The Welsh language is "neglected" and considered "too much hassle" to teach to migrants and refugees settling in Wales, according to an academic.
Dr Gwennan Higham said most show a "willingness and an interest" to learn both Welsh and English, but that the current focus was on English only.
Refugees are entitled to all Welsh Government-funded English language programmes but not necessarily Welsh.
Welsh should be integrated into English lessons, the Welsh Government said.
Xiao Xia Chen and her family moved to Wales from China. She attends a Welsh class for female refugees and migrants run by the Red Cross and Learn Welsh Newport.
But she said the lessons were only arranged because the women specifically asked if they could learn Welsh.
Ms Chen said she wanted to learn so she could have a conversation with her son, who is taught Welsh at school.
"It's very important to learn Welsh, because in Wales, the language is very nice and we don't want to lose it," she said. "To be honest I prefer my kids to learn more languages."
Dr Higham, a lecturer in Welsh at Swansea University, said that despite this interest, refugees and migrants were not often given the opportunity.
"So far, English is the only language that's marketed or targeted to immigrants but I'd say that to some extent, Welsh is neglected and downgraded to immigrants," said Dr Higham.
"Welsh can offer a lot to immigrants but they don't know about it and don't get the opportunity to learn the language."
Dr Higham called for both languages to be offered "on an equal level".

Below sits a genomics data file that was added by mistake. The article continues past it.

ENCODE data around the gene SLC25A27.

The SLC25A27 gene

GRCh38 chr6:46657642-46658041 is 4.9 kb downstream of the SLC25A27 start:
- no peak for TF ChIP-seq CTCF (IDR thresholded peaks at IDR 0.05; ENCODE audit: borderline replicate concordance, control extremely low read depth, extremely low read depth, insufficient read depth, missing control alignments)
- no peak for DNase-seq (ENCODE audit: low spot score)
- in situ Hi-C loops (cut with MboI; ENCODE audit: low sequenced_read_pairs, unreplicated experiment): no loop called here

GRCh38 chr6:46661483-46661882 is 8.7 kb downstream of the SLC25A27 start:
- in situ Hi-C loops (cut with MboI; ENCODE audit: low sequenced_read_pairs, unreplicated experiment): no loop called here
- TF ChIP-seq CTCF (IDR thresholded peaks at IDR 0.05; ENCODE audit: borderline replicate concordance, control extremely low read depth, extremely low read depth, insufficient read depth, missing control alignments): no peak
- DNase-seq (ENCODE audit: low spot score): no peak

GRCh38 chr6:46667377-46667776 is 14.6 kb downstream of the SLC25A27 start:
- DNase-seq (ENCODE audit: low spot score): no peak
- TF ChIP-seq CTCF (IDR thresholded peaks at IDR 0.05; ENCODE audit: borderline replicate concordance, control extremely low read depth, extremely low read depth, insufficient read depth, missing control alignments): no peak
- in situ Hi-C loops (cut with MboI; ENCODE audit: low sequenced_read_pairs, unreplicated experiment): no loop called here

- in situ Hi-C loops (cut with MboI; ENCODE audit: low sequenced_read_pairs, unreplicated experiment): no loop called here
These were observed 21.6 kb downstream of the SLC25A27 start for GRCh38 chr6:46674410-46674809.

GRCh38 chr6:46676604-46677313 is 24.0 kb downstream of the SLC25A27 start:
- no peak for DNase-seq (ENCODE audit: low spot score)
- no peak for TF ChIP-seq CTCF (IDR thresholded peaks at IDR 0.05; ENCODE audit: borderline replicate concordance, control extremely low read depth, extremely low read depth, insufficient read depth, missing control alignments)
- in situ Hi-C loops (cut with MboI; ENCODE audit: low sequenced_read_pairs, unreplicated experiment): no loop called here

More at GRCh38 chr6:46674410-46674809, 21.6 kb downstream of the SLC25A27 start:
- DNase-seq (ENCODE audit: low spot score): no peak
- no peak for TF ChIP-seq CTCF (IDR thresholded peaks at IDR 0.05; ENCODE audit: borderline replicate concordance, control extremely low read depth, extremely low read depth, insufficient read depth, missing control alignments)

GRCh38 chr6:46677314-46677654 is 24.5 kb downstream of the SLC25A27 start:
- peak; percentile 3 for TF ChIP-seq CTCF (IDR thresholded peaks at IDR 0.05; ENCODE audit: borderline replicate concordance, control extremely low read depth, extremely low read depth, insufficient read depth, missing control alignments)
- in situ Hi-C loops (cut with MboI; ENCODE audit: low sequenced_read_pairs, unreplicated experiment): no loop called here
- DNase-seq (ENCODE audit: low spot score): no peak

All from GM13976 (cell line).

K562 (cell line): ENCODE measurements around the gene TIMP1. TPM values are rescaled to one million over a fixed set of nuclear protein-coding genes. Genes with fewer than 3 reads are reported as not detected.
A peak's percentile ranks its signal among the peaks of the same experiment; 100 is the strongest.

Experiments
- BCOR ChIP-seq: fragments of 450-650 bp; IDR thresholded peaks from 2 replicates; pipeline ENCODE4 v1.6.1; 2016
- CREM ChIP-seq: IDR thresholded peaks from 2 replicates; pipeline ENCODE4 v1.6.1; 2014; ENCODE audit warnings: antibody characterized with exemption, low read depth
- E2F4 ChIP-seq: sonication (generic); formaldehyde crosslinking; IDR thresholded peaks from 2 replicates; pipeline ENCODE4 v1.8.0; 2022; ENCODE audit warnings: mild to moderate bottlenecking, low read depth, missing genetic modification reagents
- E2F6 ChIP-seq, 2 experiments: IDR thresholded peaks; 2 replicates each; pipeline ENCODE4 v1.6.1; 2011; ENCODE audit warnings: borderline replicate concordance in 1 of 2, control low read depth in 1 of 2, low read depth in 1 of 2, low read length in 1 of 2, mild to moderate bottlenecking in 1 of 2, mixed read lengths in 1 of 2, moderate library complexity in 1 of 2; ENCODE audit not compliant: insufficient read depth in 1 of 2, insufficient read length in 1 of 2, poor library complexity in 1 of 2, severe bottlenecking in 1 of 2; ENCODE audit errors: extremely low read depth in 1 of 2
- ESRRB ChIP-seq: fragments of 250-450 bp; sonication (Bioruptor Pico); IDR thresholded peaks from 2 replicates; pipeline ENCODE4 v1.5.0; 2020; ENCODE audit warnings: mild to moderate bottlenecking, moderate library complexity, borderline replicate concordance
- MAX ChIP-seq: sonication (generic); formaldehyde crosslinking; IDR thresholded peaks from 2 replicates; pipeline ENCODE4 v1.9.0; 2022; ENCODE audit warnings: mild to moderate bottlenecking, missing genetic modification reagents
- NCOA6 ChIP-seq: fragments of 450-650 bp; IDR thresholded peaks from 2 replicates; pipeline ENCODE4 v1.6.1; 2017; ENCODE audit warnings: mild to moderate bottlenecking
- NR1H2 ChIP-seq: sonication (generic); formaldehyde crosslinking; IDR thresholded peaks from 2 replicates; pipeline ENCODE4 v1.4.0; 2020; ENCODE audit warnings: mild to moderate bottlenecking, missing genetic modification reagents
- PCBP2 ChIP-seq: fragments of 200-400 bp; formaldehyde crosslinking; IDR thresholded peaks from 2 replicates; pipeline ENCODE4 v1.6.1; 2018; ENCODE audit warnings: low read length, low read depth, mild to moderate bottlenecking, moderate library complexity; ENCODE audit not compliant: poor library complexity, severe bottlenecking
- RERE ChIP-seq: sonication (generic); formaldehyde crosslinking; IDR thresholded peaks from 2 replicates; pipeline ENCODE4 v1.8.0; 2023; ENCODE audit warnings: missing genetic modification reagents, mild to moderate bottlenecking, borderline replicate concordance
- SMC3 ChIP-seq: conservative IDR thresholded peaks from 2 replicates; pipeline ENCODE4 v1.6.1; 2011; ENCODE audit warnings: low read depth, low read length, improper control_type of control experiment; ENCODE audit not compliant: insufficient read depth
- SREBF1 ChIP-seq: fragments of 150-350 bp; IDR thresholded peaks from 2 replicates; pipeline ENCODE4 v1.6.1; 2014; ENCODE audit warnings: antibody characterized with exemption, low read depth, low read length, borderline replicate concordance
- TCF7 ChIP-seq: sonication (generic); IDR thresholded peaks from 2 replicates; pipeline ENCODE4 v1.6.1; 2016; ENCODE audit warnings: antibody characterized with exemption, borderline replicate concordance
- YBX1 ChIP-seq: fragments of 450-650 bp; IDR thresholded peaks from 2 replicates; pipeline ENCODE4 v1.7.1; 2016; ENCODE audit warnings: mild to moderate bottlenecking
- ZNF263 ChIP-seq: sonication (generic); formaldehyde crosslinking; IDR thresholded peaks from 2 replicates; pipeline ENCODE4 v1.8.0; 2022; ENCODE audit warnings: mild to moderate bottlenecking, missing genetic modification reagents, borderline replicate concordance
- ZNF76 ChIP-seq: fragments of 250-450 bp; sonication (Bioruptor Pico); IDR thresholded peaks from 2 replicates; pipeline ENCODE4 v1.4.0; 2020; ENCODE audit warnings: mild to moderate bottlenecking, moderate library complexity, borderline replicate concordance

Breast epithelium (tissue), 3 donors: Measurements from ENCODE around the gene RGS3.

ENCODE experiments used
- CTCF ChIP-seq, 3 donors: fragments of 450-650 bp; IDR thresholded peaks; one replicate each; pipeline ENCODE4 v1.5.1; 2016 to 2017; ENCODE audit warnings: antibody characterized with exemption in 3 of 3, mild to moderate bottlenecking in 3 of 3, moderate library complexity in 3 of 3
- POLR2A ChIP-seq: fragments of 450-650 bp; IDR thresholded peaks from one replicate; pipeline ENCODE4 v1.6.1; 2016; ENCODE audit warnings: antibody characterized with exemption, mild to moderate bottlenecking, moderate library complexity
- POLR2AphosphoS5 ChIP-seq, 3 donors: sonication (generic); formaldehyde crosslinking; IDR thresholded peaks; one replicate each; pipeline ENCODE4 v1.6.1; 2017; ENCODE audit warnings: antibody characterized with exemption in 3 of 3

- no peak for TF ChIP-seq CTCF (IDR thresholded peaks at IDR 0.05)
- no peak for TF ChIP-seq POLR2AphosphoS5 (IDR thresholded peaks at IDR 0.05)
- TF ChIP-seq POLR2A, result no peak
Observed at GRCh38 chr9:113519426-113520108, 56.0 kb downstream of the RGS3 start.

The National Centre for Learning Welsh said it was working hard to increase the number of refugees learning the language.
A spokeswoman for the Welsh Government added: "Refugees are entitled to access all Welsh Government-funded English for Speakers of Other Languages (ESOL) programmes, and the UK government, via local authorities, funds learning specifically for refugees through a number of tailored schemes which run across Wales.
"ESOL providers are encouraged to help learners understand and integrate Welsh into their classes where possible and learners themselves are encouraged to join the Welsh for Adults programme."
A note on terminology: The BBC uses the term migrant to refer to all people on the move who have yet to complete the legal process of claiming asylum. This group includes people fleeing war-torn countries, who are likely to be granted refugee status, as well as people who are seeking jobs and better lives, who governments are likely to rule are economic migrants.